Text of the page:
Earlier in the morning, we hauled out our stern anchor(looks just like our bow anchor)and with me in the water and Tracy in Puff, we took it to a safe distance off our tern and dropped it in about 25 feet of water. While Tracy motored Puff over toward Zephyr's stern, I dove on the anchor and positioned it next to a coral head where it wouldn't chafe the anchor line. Tracy climbed aboard, ran the anchor line through to one of our winches in the cockpit and reeled in the line till it was nice and tight. There is a coral head about 40 feet to our port side(left) that is only about 6 feet deep and with the wind coming and allowing for a change in direction, we didn't want to swing over anywhere near it. So now, our bow anchor has floats supporting the chain(along with two snubber lines lead to cleats on deck) so it won't snag any of the coral heads(still did darn it) and we have our stern anchor keeping us from swinging at random in the anchorage. We are nice and safe. Of course, I will still be diving on both anchors early in the afternoon when the Sun is overhead (paranoia is my friend). It makes it much easier to see in the clear water.

In the early afternoon, we took off in our dingy along with 4 other dingys and headed for a small motu(island) that has a nice reef made for snorkeling about a mile southwest of the anchorage. We dropped our small anchor and dove into the 80 degree water. Fish were everywhere and tons of live coral. Many time we only find dead coral when we go down, but not here. It was alive with tons of hard coral and fish we have never seen before. We also came across a "Crown of Thorns". It's a star fish that eats coral and lots of it. It can destroy a reef once it latches onto it. Google it for more info. It looks like a star fish with thorns all over it allowing for great protection against any fish(and human a the spines are toxic) that think it may make a good meal. The only way to stop it is to go down and pry it off the reef, put it in a small bucket of some sort and take it ashore where it will die. If not, the reef will be dead in short order. One of the other divers is planning on doing that this afternoon.

Starting at 1730, there was a shark feeding on the north side of the island outside the lagoon. James and John, the Park Rangers collect fish innards to feed them and once they have enough it's party time for the sharks. It's all part of the entertainment for us cruisers. The water was boiling with a good 30 to 50 sharks, all from 2 feet to 6 feet in length. Black Tipped, White Tipped, and Grey Reef sharks(they are the biggest). James just stood out in the shallow water of the reef and tossed out the entrails. One shark came in a bit too close and James just kicked him away. Once fed, we all headed back for the base camp and prepared for the "pot luck" . There were 17 boats in the anchorage and everyone brought at least one dish to share while the rangers barbecued fish that they had caught over a fire made of coconut shells for a different flavor. It was a huge spread with people from the US, Canada, France, Australia, New Zealand, and Brazil. It's truly a multi cultural world out here. I will admit that it's nice to hear officials talking in English for a change.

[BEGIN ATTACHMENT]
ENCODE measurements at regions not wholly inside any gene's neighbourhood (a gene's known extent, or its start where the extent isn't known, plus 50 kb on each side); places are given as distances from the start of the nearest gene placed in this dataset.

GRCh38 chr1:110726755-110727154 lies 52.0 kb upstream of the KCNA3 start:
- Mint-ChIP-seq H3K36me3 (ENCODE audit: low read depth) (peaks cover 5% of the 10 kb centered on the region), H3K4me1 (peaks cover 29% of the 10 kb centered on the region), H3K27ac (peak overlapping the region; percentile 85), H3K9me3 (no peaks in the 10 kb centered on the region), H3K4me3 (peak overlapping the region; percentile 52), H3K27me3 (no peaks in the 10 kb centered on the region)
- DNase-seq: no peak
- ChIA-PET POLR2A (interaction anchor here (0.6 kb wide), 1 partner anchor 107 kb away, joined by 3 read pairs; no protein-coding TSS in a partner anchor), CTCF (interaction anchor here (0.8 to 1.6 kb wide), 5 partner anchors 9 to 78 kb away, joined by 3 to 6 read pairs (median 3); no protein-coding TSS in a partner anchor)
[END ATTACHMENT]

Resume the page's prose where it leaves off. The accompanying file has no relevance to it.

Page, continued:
Today, 7 boats are leaving and heading out for Nuie, American Samoa, or Tonga from what we have heard. So far, three boats have entered and dropped anchor. They all spent the night sitting off shore waiting for the Sun to rise. They started coming in just about 0730 arriving at the anchorage just after 0800. More are on their way so we will fill back up again. After I did the dishes, Tracy has started in on more laundry. It's shirts this time so we will have more to wear. We were both starting to run low. It will be nice to have some more to choose from when we make our fashion statement on shore.

The wind is beginning to get stronger as the weather folks had said it would. The folks that headed out will have great winds to take them toward their destination. The three boats that just came in had to motor for several days till they got better wind yesterday. At least our DuoGen is spinning nicely on the stern making free volts for the battery. It might not keep up with our usage, but it will at least take some of the time we have to run the generator in a day or so when it dies off.

So that's the way it's been yesterday. A few more projects and sit here waiting out the wind storm that is coming. At least Tracy is feeling better and is no longer hacking up her lungs in coughing fits.

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Odd jobs all over again.
Bill Hudson
08/17/2011, Suwarrow Atoll

As with most cruisers, odd jobs crop up as you sail along. Hopefully not big jobs but things that need attending to. Tracy had noticed that the navigation lights at the top of the mast no longer were lit when we were underway. The nav light at the bow that we normally use has a short some where in the line that I haven't found yet so we rely on the LED light we have at the top of the mast to let other boats know we are out here. It also functions as our anchor light and a flashing strobe if we are needing assistance. Last night, we looked up at the top of the mast after dark and saw no illumination. Tracy got in Puff and motored off a bit just to make sure it wasn't working. I went below and flicked the switch that switches between functions and still no light. I pulled open the cabinet door to check the back of the switch panel and found that the 2 amp fuse had blown sometime in the last few days. Out came my "spares" box and I pulled out a replacement fuse(I have 5 of them) and once installed, we now have a nice bright light at the top of the mast. Problem solved(easy one).